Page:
The following article is reproduced with the kind permission of John White, Branch Secretary of the Carryduff Manchester United Supporters Club. You can visit their Facebook page at

On 1 February 1958, Manchester United travelled to London for a First Division game against Arsenal at Arsenal Stadium.

Not a single fan who turned up at Arsenal Stadium for the game would have ever believed that they would pay witness to the last ever game played in England by the all- conquering Busby Babes.  United were at the home of the last team to have won England’s elite League three times in succession (1932-33, 1933-34 & 1934-35) and came out of it at the other end 5-4 winners in one of the most exhilarating games British football can lay claim to.  Tommy Taylor (2), Bobby Charlton, Duncan Edwards and Dennis Viollet all found the net (future United forward David Herd scored for The Gunners) in a win that kept United’s dreams of a third consecutive First Division title alive.  But when the team left Manchester for Belgrade on Tuesday 5 February 1958, they still trailed First Division leaders Wolverhampton Wanderers by eight points in their quest to become only the third team to win three First Division Championships three years in a row (Huddersfield Town 1923-24, 1924-25 & 1925-26).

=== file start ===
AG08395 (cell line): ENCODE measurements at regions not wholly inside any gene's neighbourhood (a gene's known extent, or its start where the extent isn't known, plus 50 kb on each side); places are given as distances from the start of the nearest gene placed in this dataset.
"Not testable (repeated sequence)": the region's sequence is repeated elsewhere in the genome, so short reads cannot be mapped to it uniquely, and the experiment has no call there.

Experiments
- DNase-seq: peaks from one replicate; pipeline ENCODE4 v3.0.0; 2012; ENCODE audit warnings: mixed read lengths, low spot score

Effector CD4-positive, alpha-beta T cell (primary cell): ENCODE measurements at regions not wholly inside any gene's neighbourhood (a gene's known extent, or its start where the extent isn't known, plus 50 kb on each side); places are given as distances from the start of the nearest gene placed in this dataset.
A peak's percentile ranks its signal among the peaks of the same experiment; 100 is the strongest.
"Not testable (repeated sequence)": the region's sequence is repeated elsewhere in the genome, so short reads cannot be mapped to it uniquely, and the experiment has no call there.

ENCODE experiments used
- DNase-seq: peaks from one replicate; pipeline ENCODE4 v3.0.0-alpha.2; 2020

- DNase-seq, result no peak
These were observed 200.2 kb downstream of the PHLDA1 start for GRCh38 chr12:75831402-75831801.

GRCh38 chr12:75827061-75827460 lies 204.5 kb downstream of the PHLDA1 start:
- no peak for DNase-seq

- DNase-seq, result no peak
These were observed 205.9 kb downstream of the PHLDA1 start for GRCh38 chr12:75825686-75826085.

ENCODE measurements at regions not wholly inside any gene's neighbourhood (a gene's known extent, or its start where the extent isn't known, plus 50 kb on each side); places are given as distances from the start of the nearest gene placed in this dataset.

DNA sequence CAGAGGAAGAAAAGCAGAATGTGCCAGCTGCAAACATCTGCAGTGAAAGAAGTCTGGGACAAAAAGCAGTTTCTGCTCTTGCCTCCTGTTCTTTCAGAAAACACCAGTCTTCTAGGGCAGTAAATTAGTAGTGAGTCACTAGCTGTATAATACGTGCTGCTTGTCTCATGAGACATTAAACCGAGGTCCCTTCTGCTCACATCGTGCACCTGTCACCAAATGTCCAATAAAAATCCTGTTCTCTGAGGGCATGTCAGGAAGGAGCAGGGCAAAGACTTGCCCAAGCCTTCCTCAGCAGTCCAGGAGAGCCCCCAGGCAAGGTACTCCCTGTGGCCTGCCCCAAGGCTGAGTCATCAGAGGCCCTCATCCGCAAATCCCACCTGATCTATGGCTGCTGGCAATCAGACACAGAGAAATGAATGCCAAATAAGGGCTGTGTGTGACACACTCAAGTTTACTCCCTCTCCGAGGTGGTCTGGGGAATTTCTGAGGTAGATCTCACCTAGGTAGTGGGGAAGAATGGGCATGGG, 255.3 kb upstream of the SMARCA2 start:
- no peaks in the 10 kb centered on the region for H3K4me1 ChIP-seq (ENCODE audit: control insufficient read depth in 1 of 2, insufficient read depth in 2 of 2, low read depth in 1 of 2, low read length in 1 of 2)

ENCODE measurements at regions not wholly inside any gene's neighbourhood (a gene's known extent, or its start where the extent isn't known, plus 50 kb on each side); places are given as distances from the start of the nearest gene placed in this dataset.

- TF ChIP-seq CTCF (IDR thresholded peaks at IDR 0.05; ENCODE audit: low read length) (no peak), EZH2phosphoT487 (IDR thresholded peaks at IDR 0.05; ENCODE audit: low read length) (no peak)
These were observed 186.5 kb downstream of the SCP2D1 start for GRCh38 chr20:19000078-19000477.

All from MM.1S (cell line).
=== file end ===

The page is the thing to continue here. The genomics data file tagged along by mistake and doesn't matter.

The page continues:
The side that beat Arsenal in the capital that day in front of 63,578 fans was:  Harry Gregg, Bill Foulkes, Roger Byrne, Eddie Colman, Mark Jones, Duncan Edwards, Kenny Morgans, Bobby Charlton, Tommy Taylor, Dennis Viollet and Albert Scanlon.

Five days later Roger Byrne, Eddie Colman, Mark Jones and Tommy Taylor lost their young lives in the Munich Air Disaster whilst Duncan Edwards lost his brave battle for life on 21 February 1958, when he succumbed to the fatal injuries he received when the plane crashed on 6 February 1958, the day after United drew 3-3 away to Red Star Belgrade to book their place in the semi-finals of the European Cup (scorers: Charlton 2 & Viollet).

Although I was born a few years after the Munich Air Disaster, the Busby Babes has always fascinated and intrigued me.  Indeed, I am sure all United fans, regardless of their age, feel the same way about this iconic team.